Dictionary of National Biography, 1885-1900/Goldsmid, Isaac Lyon
GOLDSMID, Sir ISAAC LYON (1778–1859), financier and philanthropist, of Jewish race and religion, was born in London on 13 Jan. 1778. His father, Asher Goldsmid, a bullion broker, was brother of Abraham Goldsmid [q. v.] Isaac Goldsmid, after a careful education, entered the firm of Mocatta & Goldsmid, bullion brokers to the Bank of England and to the East India Company. As bullion broker he was then, ipso facto, a member of the Stock Exchange, where up till 1828 only twelve Jewish brokers were admitted. He married, on 29 April 1804, Isabel, daughter of Abraham Goldsmid, his father's brother. As a financier Goldsmid gradually rose to considerable eminence and ultimately amassed a large fortune. His most extensive financial operations were connected with Portugal, Brazil, and Turkey, and for his services in settling an intricate monetary dispute between Portugal and Brazil he was created by the Portuguese government Baron da Palmeira in 1846. Goldsmid was, however, much more than a mere financier. The main effort of his life was spent in the cause of Jewish emancipation; he was also a prominent worker for unsectarian education and social reforms. ‘He was closely allied,’ says Mr. Hyde Clarke, ‘with the utilitarian and, at that time, radical school.’ He took a prominent part in the foundation, in 1825, of University College, then called the University of London. While success was still doubtful, Goldsmid gave the necessary impetus by a prompt acquisition of the desired site in Gower Street ‘at his own risk and that of two colleagues, Mr. John Smith and Mr. Benjamin Shaw, whom he persuaded to join in the responsibility’ (University College Report for 1859). In 1834 he gave energetic help in the establishment of the University College or North London Hospital, and served as its treasurer from 1839 till 1857. With Mrs. Elizabeth Fry and Peter Bedford, Goldsmid was a zealous fellow-worker for the reform of the penal code and the improvement of prisons. Robert Owen, the socialist, in his autobiography, speaks of his long intimacy with Goldsmid and the interest he displayed in the system of New Lanark (Life of Robert Owen, 1857, i. 150).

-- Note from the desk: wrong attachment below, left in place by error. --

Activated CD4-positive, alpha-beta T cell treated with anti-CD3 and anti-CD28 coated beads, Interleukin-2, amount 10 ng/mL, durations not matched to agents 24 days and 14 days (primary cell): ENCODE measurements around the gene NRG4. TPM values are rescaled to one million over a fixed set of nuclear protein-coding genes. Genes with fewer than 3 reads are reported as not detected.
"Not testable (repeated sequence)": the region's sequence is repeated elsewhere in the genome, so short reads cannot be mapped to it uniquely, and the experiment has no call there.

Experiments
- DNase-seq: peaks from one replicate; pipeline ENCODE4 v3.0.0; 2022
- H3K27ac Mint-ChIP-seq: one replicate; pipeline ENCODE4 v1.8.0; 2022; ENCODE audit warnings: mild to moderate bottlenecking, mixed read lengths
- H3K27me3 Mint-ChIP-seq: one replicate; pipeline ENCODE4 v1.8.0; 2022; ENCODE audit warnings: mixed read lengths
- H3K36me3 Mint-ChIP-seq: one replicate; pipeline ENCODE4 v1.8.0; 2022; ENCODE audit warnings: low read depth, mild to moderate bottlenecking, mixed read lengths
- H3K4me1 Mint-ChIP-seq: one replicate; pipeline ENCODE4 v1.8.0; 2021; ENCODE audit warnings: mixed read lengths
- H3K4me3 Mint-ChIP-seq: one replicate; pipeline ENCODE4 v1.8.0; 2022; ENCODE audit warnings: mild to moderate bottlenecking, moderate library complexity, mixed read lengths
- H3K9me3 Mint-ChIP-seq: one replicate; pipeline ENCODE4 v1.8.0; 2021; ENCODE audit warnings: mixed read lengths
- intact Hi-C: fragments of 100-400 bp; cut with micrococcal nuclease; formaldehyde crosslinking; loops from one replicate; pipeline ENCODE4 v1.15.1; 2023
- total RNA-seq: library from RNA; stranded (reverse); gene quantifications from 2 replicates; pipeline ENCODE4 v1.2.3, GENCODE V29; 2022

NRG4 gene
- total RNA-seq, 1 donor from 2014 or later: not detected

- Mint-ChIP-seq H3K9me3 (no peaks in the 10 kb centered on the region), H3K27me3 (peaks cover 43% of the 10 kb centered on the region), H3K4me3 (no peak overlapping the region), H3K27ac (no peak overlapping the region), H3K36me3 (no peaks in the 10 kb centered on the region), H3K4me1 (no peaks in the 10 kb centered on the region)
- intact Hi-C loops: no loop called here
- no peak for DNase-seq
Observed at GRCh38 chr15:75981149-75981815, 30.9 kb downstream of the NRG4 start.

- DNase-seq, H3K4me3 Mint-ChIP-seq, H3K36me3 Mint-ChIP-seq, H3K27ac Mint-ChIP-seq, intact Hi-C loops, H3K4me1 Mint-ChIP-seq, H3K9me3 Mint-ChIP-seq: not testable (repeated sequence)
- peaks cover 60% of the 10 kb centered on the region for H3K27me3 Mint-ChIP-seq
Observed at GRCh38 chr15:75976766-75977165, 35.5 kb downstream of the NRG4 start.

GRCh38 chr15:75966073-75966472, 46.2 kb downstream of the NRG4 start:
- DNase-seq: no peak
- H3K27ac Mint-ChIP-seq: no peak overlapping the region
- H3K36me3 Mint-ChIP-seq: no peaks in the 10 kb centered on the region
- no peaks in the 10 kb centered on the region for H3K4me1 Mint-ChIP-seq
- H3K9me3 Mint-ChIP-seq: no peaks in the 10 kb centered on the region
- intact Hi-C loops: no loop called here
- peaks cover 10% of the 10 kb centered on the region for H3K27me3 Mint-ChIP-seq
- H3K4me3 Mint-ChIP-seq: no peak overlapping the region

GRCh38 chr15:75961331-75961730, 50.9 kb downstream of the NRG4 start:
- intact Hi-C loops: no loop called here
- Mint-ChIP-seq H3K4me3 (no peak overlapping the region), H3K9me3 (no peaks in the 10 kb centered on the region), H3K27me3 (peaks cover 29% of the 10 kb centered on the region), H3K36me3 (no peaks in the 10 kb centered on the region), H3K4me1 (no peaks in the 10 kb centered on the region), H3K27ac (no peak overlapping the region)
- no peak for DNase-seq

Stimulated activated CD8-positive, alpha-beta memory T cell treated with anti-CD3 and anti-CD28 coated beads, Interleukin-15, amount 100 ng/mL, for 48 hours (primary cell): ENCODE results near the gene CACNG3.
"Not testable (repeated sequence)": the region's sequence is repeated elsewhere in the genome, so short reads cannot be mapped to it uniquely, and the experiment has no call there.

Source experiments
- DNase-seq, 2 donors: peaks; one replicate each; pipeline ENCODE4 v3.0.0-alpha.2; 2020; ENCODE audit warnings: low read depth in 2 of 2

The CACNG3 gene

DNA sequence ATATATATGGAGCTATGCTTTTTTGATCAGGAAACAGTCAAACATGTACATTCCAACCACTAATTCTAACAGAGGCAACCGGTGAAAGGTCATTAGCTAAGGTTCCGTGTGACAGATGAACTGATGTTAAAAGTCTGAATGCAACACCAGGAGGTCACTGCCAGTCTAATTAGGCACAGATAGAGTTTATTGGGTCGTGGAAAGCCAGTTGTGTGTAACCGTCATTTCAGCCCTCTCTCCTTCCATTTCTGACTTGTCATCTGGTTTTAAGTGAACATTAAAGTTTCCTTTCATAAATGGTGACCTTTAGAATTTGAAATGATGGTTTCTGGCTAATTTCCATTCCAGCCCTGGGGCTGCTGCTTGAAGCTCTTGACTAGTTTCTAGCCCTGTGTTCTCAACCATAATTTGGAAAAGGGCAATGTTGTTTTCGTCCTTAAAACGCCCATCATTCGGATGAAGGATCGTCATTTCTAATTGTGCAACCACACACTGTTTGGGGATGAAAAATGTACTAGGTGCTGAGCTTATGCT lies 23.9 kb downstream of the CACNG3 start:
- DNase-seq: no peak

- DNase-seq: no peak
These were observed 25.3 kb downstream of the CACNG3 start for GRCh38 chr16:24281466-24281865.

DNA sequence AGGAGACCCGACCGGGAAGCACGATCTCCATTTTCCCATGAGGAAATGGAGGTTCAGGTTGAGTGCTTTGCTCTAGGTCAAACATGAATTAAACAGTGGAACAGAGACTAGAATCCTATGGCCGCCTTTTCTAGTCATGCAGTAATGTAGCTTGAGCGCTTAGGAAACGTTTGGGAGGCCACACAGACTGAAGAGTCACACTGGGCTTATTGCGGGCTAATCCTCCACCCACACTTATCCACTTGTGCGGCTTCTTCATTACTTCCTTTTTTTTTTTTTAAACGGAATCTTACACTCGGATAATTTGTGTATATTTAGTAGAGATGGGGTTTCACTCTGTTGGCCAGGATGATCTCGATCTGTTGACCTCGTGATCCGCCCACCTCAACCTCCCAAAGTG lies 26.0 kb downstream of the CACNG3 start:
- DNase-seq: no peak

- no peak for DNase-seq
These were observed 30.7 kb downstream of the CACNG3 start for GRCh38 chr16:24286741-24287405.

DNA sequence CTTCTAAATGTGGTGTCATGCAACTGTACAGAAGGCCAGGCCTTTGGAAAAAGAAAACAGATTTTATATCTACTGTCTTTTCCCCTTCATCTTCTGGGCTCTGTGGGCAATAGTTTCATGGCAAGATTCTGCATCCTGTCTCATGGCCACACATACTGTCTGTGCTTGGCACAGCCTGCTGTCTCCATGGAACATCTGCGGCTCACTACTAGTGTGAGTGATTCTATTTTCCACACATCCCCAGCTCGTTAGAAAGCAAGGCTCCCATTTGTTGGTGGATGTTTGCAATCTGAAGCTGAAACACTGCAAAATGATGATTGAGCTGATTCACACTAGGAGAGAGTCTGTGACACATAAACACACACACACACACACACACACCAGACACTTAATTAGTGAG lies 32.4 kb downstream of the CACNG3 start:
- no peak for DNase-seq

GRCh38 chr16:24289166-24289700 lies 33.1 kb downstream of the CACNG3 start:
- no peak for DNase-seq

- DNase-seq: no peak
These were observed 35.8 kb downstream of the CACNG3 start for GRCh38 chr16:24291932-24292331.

The cause of Jewish emancipation had Goldsmid's entire devotion. Through his unflagging energy the Jewish Disabilities Bill was introduced by Sir (then Mr.) Robert Grant [q. v.] in 1830. The bill was thrown out in the House of Commons on its second reading, but was reintroduced in the reformed parliament in 1833, when it was passed by large majorities. For many subsequent years the bill was rejected in the upper house. Nevertheless it was Goldsmid's exertions in the early years of the struggle, whereby many prominent liberal members of both houses and a few conservatives were induced to take a warm interest in the question, that ultimately secured its success. In 1833 the bill was so closely connected with his name that Sir Robert Inglis declared that ‘the title of the bill ought to be “a bill to enable an hon. gentleman to come from the lobby into the body of the house”’ (Hansard, Parl. Debates, July 1833, p. 1079). Goldsmid's public services and his labours for the Jews Disabilities Bill brought him into relations with several liberal statesmen. Besides the original mover of the bill, Sir R. Grant, there was no more zealous friend of Goldsmid and his cause than the third Lord Holland. When, in 1841, Goldsmid's name was included among the baronets created by Lord Melbourne's outgoing ministry, the distinction, then for the first time conferred upon a Jew, was greatly due to the well-known wish of Lord Holland, who had died in the previous year. Goldsmid died on 27 April 1859. His son Francis Henry [q. v.] succeeded to the baronetcy. His eldest daughter, Anna Maria Goldsmid (1805–1889), philanthropist, was educated under Thomas Campbell, the poet; was the friend of Lord Brougham, Robert Owen, Mendelssohn, and Sir Moses Montefiore; gave large sums to charity, and was deeply interested in educational questions. She died 8 Feb. 1889, aged 84, leaving some of Campbell's manuscripts to the British Museum. She published the following translations: 1. ‘Twelve Sermons,’ by Salomon Gotthold (1839). 2. ‘Developments of the Religious Idea in Judaism,’ by Philippsohn (1855). 3. ‘The Deicides. Analysis of the Life of Jesus by J. Cohen of Marseilles’ (1872). 4. ‘Educational Code of Prussia,’ 1872 (Times, 19 Feb. 1889; Brit. Mus. Cat.)[Memoir of Sir Isaac Goldsmid, by Mr. Hyde Clarke, in Banker's Mag. June 1859, pp. 375–82, July 1859, pp. 449–57, April 1860, pp. 220–4; Jewish Chronicle, 6 May and 17 June 1859; private information.]